To win the title of TEXSOM Best Sommelier, you better know dessert wines. And sparkling wines. Those are critical, in addition to the standard-bearer reds and whites. At least, that’s how 2017 champion Andres Blanco sees it. This week, Blanco topped 25 other candidates to win the Best Sommelier title at TEXSOM, where candidates are evaluated on service, blind tasting, and theory.
Blanco works as a floor manager and sommelier at Caracol, a Mexican seafood restaurant in Houston, whose chef, Hugo Ortega, won this year’s James Beard Award for Best Chef: Southwest. Blanco was raised in a hospitality-loving family with a father who worked in the restaurant industry, so he had known for years that he wanted to work in restaurants. But it was a chance tasting of Barolo that made him fall hard and fast for wine. While training on the floor at Houston’s Italian restaurant Arcodoro, a regular patron, Neil McGee, ordered a Barolo—a 1996 Aldo Conterno—and the staff went crazy.
“I was curious about all these emotions a bottle of wine was causing,” Blanco says. “At the end of the night, the wine was on Mr. McGee’s table in the decanter, and I noticed he was swirling the wine with his friends and talking about all these flavors—truffle, earth, raspberries, tobacco, leather—and I’m over there listening to it and thinking, Did they put all that stuff inside? That was my first naive thought about wine.”
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McGee took note of Blanco’s eavesdropping, poured him a sample, and walked him through the tasting. Blanco was blown away—and hooked. “I couldn’t believe what I was tasting,” he says. “I had never smelled or tasted anything like Barolo before. It didn’t taste like those cheap Pinot Noirs I’d been introduced to at other restaurants.”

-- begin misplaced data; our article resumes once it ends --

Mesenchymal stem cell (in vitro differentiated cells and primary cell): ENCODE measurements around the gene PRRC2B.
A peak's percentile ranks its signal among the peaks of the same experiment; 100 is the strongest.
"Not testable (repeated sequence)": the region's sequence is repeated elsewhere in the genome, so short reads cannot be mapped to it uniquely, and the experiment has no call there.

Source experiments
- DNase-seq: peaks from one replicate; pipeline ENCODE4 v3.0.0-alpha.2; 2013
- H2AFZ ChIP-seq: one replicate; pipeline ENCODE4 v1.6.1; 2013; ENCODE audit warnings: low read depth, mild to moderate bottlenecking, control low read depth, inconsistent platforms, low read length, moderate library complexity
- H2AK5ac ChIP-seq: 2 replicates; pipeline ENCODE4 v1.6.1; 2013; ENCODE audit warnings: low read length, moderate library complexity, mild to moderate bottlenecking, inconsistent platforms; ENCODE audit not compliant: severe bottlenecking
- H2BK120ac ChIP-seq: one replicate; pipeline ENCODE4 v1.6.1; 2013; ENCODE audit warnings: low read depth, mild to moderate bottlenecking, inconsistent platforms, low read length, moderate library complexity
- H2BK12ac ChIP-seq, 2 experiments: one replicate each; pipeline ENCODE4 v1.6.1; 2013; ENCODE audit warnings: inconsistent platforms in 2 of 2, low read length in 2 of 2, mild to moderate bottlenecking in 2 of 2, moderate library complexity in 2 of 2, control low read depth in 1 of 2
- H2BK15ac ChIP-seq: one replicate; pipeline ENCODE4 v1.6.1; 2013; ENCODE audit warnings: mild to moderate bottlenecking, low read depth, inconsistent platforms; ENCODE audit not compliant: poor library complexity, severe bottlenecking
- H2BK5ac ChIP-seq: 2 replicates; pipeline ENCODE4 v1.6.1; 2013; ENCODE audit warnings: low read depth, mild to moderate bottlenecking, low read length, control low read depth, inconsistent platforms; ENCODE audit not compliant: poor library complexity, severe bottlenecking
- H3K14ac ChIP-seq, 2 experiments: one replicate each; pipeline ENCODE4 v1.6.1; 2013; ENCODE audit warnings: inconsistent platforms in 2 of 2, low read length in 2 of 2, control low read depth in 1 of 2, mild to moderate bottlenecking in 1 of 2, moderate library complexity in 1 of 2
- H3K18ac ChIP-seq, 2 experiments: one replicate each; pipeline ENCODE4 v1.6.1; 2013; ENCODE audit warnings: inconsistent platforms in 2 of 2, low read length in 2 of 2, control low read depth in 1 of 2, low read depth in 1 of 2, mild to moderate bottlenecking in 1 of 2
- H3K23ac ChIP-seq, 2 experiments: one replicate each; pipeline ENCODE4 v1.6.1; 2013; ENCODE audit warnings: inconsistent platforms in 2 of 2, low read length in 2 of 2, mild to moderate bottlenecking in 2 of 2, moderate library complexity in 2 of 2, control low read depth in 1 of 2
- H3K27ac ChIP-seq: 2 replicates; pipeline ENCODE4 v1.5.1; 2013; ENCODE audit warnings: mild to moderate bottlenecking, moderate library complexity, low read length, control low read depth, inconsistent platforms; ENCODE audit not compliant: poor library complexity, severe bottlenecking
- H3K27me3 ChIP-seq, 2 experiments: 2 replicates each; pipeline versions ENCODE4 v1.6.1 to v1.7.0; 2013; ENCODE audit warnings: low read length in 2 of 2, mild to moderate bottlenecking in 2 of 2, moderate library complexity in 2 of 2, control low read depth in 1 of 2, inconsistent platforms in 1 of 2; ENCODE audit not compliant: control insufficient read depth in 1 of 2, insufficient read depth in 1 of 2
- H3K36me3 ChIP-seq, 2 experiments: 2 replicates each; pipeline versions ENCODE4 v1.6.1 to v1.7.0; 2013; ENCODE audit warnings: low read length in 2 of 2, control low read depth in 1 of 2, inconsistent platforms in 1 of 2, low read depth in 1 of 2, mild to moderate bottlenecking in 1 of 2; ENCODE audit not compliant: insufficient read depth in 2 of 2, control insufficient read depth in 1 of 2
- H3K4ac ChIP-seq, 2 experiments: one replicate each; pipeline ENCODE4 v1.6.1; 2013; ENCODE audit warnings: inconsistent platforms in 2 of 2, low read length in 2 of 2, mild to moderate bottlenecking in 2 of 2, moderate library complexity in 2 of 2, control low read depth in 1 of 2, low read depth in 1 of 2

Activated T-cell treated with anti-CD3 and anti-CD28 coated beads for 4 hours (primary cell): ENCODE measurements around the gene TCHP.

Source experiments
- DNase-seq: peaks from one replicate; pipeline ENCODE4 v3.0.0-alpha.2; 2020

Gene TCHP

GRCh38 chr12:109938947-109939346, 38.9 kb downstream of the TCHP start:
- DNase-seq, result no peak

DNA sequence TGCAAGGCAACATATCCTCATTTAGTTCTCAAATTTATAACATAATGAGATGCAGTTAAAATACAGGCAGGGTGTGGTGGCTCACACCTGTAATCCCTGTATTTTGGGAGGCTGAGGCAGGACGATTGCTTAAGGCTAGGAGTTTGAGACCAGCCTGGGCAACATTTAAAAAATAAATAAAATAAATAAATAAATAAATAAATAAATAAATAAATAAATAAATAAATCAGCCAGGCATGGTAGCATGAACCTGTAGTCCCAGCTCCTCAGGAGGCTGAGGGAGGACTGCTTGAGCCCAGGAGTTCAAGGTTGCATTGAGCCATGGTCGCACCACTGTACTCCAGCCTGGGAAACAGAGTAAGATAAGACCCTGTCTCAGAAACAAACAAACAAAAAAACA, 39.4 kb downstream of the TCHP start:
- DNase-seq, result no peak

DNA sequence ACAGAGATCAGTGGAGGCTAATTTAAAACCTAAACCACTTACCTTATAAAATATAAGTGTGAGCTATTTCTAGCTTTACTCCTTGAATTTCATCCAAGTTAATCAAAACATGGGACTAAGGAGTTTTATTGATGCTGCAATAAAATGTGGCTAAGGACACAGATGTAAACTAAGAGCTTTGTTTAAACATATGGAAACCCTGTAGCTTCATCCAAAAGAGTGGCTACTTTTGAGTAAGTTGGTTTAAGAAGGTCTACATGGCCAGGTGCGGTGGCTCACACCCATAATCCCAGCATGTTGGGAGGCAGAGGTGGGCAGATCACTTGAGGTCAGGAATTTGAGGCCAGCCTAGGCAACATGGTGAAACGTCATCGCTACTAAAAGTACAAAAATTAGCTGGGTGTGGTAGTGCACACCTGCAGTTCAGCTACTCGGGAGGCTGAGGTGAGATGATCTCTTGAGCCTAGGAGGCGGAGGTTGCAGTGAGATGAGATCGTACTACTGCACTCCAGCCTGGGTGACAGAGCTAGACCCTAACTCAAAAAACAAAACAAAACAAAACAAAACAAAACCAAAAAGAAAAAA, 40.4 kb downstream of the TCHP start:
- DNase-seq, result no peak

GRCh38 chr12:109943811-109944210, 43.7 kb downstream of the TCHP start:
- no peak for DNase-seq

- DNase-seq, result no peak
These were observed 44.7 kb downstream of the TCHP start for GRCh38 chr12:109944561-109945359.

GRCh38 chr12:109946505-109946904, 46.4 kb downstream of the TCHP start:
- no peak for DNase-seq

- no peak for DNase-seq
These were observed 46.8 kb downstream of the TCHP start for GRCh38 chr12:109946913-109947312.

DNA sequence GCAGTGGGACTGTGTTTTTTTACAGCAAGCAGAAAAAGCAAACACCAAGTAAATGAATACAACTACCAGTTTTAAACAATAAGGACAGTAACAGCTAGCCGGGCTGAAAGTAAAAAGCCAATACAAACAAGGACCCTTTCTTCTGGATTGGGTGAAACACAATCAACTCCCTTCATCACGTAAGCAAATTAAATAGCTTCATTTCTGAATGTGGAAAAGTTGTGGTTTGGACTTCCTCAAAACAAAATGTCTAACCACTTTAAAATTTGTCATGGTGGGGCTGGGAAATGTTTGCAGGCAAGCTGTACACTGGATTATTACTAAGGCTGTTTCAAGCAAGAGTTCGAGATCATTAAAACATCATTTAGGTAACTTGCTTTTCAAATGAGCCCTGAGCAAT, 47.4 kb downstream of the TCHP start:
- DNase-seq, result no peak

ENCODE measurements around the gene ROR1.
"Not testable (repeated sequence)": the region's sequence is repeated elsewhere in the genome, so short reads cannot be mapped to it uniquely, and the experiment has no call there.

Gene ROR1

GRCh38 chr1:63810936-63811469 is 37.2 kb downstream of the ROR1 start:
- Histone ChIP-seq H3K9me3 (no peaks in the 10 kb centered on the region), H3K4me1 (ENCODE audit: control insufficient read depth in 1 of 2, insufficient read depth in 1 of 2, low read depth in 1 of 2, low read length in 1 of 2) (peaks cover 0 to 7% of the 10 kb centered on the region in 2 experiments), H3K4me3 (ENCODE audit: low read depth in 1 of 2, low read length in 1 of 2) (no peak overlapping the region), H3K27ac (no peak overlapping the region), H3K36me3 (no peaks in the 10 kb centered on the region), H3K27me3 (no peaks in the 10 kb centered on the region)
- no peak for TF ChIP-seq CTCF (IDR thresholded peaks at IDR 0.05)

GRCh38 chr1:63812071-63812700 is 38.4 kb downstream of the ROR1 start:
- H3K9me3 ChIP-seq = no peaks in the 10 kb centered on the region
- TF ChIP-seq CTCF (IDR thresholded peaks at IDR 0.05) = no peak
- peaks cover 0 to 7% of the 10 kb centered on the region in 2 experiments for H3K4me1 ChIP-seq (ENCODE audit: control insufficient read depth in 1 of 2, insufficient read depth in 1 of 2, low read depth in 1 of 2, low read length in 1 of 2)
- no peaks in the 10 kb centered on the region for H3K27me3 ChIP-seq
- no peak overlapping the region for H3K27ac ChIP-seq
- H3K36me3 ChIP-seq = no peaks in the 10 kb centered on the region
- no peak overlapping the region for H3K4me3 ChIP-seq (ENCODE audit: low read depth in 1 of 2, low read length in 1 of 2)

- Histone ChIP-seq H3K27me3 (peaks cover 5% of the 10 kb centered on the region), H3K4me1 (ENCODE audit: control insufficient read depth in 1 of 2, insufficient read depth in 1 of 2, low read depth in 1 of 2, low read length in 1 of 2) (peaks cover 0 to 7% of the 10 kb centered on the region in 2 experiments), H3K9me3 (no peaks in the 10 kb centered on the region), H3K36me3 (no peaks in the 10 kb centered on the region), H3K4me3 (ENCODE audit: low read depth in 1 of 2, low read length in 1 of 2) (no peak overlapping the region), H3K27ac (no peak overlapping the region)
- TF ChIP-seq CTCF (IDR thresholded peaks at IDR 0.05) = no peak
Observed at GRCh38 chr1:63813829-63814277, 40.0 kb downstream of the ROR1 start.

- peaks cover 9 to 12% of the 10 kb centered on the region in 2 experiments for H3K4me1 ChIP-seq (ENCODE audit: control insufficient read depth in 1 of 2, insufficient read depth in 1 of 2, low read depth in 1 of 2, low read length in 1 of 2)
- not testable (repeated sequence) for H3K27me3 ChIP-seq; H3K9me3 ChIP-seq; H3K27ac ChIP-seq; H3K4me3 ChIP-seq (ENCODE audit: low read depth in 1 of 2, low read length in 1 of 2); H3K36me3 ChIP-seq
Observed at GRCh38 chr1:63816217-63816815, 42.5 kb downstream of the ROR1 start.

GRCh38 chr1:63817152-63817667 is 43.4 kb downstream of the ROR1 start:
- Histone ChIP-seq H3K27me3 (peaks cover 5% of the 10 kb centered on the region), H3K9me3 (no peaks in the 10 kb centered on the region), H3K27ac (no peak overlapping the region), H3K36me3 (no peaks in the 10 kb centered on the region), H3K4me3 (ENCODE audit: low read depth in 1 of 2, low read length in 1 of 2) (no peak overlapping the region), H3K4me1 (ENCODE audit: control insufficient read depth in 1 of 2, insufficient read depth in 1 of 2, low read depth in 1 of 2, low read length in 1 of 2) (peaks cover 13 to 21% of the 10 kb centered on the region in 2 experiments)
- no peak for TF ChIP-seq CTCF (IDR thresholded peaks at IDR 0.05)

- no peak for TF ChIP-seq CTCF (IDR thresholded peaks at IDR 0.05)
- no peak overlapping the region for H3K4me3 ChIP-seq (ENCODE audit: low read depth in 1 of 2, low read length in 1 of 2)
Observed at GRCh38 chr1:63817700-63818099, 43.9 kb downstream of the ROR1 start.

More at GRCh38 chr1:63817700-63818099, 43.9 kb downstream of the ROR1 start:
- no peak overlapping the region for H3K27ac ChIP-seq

Blanco thanked McGee and went home and “Googled the hell out of Barolo,” researching the grape, the region, why it smelled the way it did, and more. “Next thing you know, the new guy [Blanco] at the restaurant is selling $200 bottles of Barolo all over the place,” he says. Blanco credits McGee for making him a somm, but he may be selling himself a bit short. He went so deep into his subject—and became so passionate about Italian wines—that he learned Italian.
In 2011, Blanco passed his Court of Sommeliers Level 1 exam during TEXSOM; two months later he passed Level 2 in Austin. He sat for his Advanced exam in March of this year, and though he didn’t pass, he received a lot of good feedback and is hoping to be accepted to test again next March. The experience of studying for the Advanced exam helped lead him to victory this summer.
Here’s Blanco’s advice for those looking to compete for the TEXSOM Best Sommelier title in 2018:
What was your training regimen?
To be honest, I had a short time to prepare, but the reason I was able to recall a lot of information was that four months ago I took the Advanced exam in Portland, Oregon, and the preparation for that, from September to February, was so intense. Basically, my intense prep for the Advanced exam in March helped me to retain information and apply it.
The way I studied was to draw maps and put all of the most important information on those maps. Once you’ve got that visual information in your mind, if you close your eyes and imagine that map, you can call it up.
What’s the one thing you wish you’d known going into the contest?
I should have tasted more outside of white and red—dessert and sparkling wines. That was the only thing that caught me off-guard as far as the tasting part. The last wine was a dessert wine I wasn’t sure about. It was a brown wine. Maybe I need to get more tasting on the brown wines.
So know more dessert wines, and also know more about New World wines.
What advice would you give next year’s contestants?
Give yourself three to four months to prepare, in which you divide the weeks and topics to study. Put together a 12-week itinerary leading up to the competition. And of course, study with someone who is going for the same goal or for a higher certification than you.
When she’s not writing about beverage, travel, or weird science, Julie H. Case can be found deep in America’s forests, foraging for mushrooms.